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  1. #1
    Big Damn Hero
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    Climbing Skills Question

    So about 2 months ago I got my new bike (KHS XC204) and have been loving every minute of it. It's my first full suspension bike and while it's taken a lot of miles to get it set up to my liking, I think I've finally dialed in the shock.

    The one issue that I'm having is that on steep climbs I'm spinning the back wheel quite a bit and occasionally lose enough momentum that I have to pop off the bike. On these steep climbs, I generally stand and lean a little forward. For most climbs I'm able to make it up without standing, but the issue only seems to occur when I stand up.

    I'm about 180lbs and have the rear shock set to about the same. I haven't tried fiddling with the tire pressure as I don't have tubeless and I'm afraid that if I lower the pressure too much, I'm likely to get a pinch flat given the heavy roots on the trails I regularly ride. I've tried changing my body position a little, keeping my weight back, but that doesn't seem to help either.

    Does anyone have any advice about things I should try? Does this sound like an issue with shock settings, body positioning, tire pressure... a combination of all three?

    Any advice would be appreciated...

  2. #2
    DynoDon
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    you didn't mention where you are with your air in the tire, lower pressure would help, I weigh 220 and run 30 rear, 35 front with tubes, the tire in the rear would make some difference, standing takes different gearing than sitting, you should be up a couple gears when standing, body possition is always important, sitting is best with your butt on the tip of your seat, make sure you keep even pressure on your peddles, 360 degree smooth power works for me with clipless, wide bars helped me, I'm up to 780mm and may go wider. good luck.

  3. #3
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    I think setup will only marginally affect this problem. I think the real issue is where the center of gravity is on the bike. I.e. where you are over the bike. The best method for climbing on a full suspension bike is to sit and spin, but there are those time where you need to stand and power up really steep/rough terrain. This should be temporary though. Back to your question, if your back tire is spinning lean back a little. If the front tire starts to lose ground contact lean forward a little. You should be walking a fine line on the really really steep stuff between the two. Now if that still doesn't get you up the trail then maybe it's time to fiddle with the setup.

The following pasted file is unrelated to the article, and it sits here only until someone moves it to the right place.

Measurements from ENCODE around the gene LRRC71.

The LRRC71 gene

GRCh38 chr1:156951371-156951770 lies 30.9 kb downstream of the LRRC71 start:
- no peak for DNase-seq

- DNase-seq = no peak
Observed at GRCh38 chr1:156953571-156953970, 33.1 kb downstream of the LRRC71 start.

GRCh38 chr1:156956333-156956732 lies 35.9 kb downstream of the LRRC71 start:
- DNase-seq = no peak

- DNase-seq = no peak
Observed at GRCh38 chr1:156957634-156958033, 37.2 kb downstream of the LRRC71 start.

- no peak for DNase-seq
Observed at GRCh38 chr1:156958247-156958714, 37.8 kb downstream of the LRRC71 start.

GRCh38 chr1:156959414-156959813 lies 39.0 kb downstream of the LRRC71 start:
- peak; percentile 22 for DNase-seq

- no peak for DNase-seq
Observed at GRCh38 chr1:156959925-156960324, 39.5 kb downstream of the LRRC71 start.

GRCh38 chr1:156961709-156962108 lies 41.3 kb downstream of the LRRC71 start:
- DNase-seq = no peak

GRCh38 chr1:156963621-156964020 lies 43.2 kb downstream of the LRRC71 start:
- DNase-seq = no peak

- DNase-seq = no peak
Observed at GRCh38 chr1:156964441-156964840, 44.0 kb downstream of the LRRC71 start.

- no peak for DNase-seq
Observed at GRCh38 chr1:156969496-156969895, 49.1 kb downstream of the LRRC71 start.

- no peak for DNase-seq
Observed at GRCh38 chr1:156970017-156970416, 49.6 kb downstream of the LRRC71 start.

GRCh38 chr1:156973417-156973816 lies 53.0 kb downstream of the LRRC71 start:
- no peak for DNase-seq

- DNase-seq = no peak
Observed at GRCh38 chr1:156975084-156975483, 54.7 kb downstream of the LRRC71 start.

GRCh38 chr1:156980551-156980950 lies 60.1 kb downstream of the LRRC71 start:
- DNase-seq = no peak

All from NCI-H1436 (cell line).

4. #4
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    Quote Originally Posted by ChainChain
    if your back tire is spinning lean back a little. If the front tire starts to lose ground contact lean forward a little. You should be walking a fine line on the really really steep stuff between the two.
    THIS...

    I found that when I'm standing and mashing like this I do not want to lean forward. If you lean forward you are shifting your weight from the tire that needs traction to the tire that doesn't so much. Then you slip. The higher the incline and the looser the trail the more leaning forward will impact you ability to muscle up the hill.

    I'll stand almost straight up and down and pedal using the bars to keep my balance but keeping my weight centered over the bottom bracket to keep as much weight on the rear end as possible.

  5. #5
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    Assuming you're relatively new to mountain biking (and the short, steep climbs that come with), this sounds like mainly a body position issue. Don't get me wrong, all the other things mentioned matter too, but weight distribution on the steep short climbs, especially on loose terrain, is key. Out of saddle climbing position on a mtb involves a learning curve, as well as a tremendous amount of energy, because, as you have witnessed, you can't simply stand up out of the saddle into a comfortable, weight-forward position without immediately losing traction. You have to find the sweet spot, which will be more of a hover-your-ass-over-the-nose-of-the-seat move. You'll find that spot after a few times, just pay attention to what point moving forward and up off the seat you lose traction, then back your hiney up just a tad.